A year after Trump win, Democrats sweep to victories in Virginia, New Jersey

Still smarting from their loss in the race for President in 2016, Democrats won dual victories in the race for Governor in Virginia and New Jersey, as they cast the election wins as a repudiation of President Donald Trump, arguing the results showed the voters weren't pleased with the direction of the President and the Republican Party.

"A comprehensive Democratic victory from the statehouse to the courthouse," said Rep. Gerry Connolly (D-VA), who immediately said it was a reaction to President Trump.

"Dear Donald. It really is all about you tonight. You cost the GOP a big loss in Virginia," Connolly said on Twitter.

"I hope they keep running against football, statues, and MS-13, while we focus on real people’s lives," said Sen. Brian Schatz (D-HI).

"I am not sick of winning at all," Schatz said, using a line associated with the President.

"News of our demise is greatly exaggerated!" tweeted Rep. Hakeem Jeffries (D-NY).

The victory of Lt. Gov. Ralph Northam over veteran GOP lobbyist Ed Gillespie wasn't an electoral thrashing by any means - he was ahead by 9 points with most votes counted - that's larger than the over 5 percent margin of victory for Hillary Clinton over Donald Trump in 2016 - as Democrats hoped it was the big win that they had been waiting for to turn some national political momentum in their favor.

"If Republicans think things are bad tonight, wait until they ram through a giant tax cut for corporations and the super rich," said Sen. Chris Murphy (D-CT) of the GOP tax reform plan now before the Congress.

Using Twitter to comment from South Korea, President Trump pointed the finger of blame directly at Gillespie.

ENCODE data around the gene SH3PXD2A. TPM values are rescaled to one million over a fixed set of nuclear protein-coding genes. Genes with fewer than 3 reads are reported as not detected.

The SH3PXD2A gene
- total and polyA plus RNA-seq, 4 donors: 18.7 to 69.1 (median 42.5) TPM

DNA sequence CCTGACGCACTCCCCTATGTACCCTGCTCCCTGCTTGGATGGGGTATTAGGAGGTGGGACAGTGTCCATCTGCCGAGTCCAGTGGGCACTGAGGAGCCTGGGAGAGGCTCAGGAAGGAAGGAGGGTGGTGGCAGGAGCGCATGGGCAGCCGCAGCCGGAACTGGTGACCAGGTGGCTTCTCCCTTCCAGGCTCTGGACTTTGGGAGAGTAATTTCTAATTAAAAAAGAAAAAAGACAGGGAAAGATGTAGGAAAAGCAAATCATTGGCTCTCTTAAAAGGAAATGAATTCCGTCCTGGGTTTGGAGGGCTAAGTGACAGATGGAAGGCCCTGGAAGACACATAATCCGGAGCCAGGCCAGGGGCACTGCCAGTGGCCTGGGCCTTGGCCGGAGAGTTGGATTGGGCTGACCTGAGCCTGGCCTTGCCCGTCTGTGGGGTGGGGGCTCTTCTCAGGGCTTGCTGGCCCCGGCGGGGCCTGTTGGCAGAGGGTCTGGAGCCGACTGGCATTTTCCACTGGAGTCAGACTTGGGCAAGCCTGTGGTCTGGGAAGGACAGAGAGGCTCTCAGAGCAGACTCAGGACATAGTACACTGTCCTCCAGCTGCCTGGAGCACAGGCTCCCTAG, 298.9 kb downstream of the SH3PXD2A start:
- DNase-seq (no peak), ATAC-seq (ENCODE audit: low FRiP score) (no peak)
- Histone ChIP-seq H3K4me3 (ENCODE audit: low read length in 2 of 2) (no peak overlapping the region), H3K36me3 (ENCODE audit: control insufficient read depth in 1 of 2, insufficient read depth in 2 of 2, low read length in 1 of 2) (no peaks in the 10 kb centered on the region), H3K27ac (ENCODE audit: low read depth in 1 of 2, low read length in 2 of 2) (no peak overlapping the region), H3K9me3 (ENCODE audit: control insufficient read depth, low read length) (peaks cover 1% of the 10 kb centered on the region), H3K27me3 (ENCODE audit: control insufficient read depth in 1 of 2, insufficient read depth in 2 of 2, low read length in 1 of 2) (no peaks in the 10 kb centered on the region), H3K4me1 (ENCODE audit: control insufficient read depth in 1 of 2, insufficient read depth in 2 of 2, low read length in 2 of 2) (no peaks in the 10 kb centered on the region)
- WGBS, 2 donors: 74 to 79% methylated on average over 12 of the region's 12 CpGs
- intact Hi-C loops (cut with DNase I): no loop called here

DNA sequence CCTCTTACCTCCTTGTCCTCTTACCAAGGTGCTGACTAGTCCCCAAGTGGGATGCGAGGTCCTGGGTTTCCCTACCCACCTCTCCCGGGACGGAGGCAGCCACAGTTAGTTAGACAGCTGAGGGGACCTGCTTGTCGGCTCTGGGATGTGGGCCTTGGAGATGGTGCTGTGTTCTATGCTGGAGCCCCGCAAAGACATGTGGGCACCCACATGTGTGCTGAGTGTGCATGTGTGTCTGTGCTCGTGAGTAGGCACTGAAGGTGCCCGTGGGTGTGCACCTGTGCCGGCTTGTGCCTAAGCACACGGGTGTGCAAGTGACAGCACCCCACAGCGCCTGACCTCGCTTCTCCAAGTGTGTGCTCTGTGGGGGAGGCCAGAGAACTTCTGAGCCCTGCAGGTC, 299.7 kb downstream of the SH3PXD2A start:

"Ed Gillespie worked hard but did not embrace me or what I stand for," the President said.

But the numbers sent a different message to a sitting member of Congress from Virginia, who agreed with Democrats that the results on Tuesday were mainly a rejection of President Trump.

"I don’t know how you get around that this was a referendum on the President," Rep. Scott Taylor (R-VA) told reporters.

Taylor's home turf in the Virginia Beach area was one of the few places to switch sides from 2016 to 2017, as it voted for Trump last year, and for the Democratic candidate for Governor this time.

Overall, there was ample evidence that Democratic voters were much more energized to get to the polls.

"This is a tidal wave," said political analyst Dave Wasserman, as Democrats even had an outside chance of winning control of the House of Delegates in Virginia - they needed a gain of 17 seats to achieve that.

Democrats also won back the Governor's chair in New Jersey, as Phil Murphy won over Lt. Gov. Kim Guadagno - but that result had been expected for months, as the bad approval numbers of Gov. Chris Christie weighed down the GOP.

Among the Republicans defeated in the Virginia House of Delegates was Bob Marshall, a social conservative - he lost to the first openly transgender candidate to win a race for the state's General Assembly, Danica Noem.

Democrats not only won the Governor's race in Virginia, but also the elections for Lt. Governor and state Attorney General, and University of Virginia political expert Larry Sabato said the reason was clear.

"The bigger explanation is a backlash to Trump and Trumpism, pure and simple," Sabato tweeted.

Why the big change between 2016 and 2017? Exit polls did not detect a big swing - in fact, the main exit poll done by the TV networks showed the exact same split in terms of white, black and Hispanic voters in Virginia.

If those numbers hold, then the increased Democratic margins - and their victories in local House of Delegate races - would be much more easily explained by extra turnout, and a more energized group of voters.

Thank you for reading the Dayton Daily News and for supporting local journalism. Subscribers: log in for access to exclusive deals and newsletters.

Thank you for supporting in-depth local journalism with your subscription to the Dayton Daily News. Get more news when you want it with email newsletters just for subscribers. Sign up here.

About the Author